Apollo Justice: Ace Attorney (2008)
When you’re a young man desperate for a shag, you’ll try anything. You would probably never have guessed it, but I had no idea how women work, and I still don’t. How could I? I had no sister growing up. I shunned girls at a young age for fear of cooties, or becoming a sissy. I only went to all boy schools, another fine idea from the Catholic Church.
They brought us boys and girls together to interact in college, but by then it was far too late. I had no chat, no patter at all. Toilet humour I had bunches of, but that never got me very far – and with a few dozen drinks onboard I really did just sound like a clogged U-bend.
I had no money, I wasn’t driving… there were probably another fifty black marks against my name. Time for me to knuckle down and self-improve then, right? No, of course not, don’t you know me by now? That’s far too much time and effort. No, when confronted with a personal challenge like this, I could see only one way out – the quick way, which in this case meant the pseudoscience of flirtatious body language.
I must be a marketer’s dream, because I was buying several books on the subject without even questioning it. “Sleep with women without saying a word to them!” they proudly boasted, and I thought, Jesus, that sounds ideal. And there was more thrown into the bargain as well: apparently with an expert understanding of body language I’d be able to spot a liar, hide my own lies, influence people, intimidate people, and more. I’d be quite literally unlocking a superpower, and we all like to believe we have superpowers – especially when we can have them and 99% of the other plebby population can’t.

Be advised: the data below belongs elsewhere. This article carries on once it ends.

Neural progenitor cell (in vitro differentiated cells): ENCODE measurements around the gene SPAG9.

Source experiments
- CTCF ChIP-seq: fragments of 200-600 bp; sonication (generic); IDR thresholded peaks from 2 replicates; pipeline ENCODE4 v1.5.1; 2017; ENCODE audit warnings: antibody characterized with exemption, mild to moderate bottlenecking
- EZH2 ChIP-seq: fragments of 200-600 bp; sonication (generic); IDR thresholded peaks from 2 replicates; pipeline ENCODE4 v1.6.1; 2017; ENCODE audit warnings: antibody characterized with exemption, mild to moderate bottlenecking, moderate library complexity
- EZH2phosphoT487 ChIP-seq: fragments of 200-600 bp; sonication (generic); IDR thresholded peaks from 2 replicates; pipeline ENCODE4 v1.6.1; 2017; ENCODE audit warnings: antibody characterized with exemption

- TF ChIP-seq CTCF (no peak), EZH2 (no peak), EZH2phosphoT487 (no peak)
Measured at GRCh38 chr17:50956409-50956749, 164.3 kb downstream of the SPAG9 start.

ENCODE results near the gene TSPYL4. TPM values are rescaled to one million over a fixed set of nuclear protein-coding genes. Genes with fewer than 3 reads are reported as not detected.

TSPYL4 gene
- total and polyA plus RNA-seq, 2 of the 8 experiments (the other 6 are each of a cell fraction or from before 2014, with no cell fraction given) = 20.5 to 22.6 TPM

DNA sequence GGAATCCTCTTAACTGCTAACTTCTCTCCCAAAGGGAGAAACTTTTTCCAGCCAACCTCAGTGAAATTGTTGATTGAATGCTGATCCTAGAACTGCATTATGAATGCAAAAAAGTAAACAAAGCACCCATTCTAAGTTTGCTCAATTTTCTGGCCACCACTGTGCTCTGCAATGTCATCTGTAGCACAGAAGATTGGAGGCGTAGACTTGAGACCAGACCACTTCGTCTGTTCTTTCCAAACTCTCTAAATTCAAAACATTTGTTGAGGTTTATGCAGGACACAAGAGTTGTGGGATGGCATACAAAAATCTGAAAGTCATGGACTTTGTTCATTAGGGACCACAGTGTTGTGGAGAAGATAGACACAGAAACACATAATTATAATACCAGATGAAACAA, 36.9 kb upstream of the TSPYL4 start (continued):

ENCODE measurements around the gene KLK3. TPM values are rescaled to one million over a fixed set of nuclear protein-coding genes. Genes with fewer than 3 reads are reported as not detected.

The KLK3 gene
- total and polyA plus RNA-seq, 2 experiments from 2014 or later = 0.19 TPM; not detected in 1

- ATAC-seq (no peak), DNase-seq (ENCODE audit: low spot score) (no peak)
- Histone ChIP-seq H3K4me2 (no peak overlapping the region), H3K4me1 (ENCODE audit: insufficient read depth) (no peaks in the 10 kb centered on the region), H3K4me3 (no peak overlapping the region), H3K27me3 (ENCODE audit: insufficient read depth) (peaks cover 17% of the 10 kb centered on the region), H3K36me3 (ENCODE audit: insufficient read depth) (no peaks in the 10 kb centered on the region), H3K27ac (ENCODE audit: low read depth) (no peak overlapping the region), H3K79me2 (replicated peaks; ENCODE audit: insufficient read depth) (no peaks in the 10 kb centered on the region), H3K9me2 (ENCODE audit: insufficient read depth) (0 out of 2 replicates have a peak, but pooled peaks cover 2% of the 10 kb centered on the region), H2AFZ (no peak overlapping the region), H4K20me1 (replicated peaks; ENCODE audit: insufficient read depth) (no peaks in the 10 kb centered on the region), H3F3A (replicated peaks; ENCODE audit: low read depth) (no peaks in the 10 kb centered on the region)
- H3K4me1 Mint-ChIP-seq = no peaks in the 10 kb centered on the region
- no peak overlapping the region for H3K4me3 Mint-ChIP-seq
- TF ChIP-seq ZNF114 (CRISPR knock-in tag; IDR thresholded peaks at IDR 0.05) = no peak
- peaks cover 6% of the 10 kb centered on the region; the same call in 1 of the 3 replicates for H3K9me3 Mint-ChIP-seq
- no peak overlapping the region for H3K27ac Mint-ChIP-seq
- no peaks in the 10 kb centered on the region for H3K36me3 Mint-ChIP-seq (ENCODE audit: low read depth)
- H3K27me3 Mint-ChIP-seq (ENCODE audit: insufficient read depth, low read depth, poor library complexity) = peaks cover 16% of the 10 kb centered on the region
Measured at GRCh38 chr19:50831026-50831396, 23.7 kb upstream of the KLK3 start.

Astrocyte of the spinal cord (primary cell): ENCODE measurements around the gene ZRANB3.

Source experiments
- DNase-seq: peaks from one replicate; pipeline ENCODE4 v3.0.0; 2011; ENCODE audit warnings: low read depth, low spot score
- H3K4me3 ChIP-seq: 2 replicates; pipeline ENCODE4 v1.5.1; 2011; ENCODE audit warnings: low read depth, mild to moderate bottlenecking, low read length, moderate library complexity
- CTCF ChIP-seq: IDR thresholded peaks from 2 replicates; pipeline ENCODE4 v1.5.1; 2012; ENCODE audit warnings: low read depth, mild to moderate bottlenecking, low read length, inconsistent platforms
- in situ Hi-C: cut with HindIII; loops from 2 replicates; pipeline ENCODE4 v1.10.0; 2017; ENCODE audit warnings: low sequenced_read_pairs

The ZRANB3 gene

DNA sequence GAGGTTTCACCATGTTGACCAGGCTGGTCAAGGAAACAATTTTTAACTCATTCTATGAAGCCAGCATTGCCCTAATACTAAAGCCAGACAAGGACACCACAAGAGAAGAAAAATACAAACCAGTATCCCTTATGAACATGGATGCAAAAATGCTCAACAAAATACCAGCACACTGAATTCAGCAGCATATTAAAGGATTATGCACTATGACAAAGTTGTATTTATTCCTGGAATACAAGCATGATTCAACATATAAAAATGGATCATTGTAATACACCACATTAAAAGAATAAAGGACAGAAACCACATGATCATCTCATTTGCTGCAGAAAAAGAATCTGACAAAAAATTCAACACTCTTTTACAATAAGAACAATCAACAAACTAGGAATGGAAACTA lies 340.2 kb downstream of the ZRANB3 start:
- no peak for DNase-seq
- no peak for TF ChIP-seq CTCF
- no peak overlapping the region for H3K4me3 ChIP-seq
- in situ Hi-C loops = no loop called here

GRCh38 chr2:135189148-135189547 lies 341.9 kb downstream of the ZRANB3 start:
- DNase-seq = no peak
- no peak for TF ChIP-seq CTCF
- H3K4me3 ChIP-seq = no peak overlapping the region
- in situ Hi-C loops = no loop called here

So there I was, trying to put my newfound secret knowledge into practice in the very few college lectures I actually attended. Forget about the 500 page body language tomes I was reading through and let me condense it for you: body language, especially of the sexual variety, is all about two things, clusters and mirroring.
Clusters simply means reading a group or cluster of different body language stances to get the full picture, rather than going off just one. So don’t just pay attention to the woman’s folded arms, but also take into account their crossed legs, their feet pointing towards the exit, and her pained grimace as well.
Don’t just focus on the fact that she’s occasionally playing with her hair and pinning your hopes on that, because chances are she’s just doing something, ANYTHING, to distract from your presence. It’s not an invitation, for example, to approach her and slobberingly ask her out. This – trust me – will result in a lightning quick slap across the face, and there aren’t too many clearer signs of closed off body language than that.
As for mirroring, that’s simply your pigeon, that is your quarry, imitating your own body language as a sign of desire or rapport or submissiveness. I alighted onto this one, and so there I was at one of those aforementioned lectures, having manoeuvred myself to a seat beside the latest girl I was crazy about, half-listening to the lecturer and thinking how awfully glad I was not to have paid money for all that bollocks, and trying on all sorts of different poses.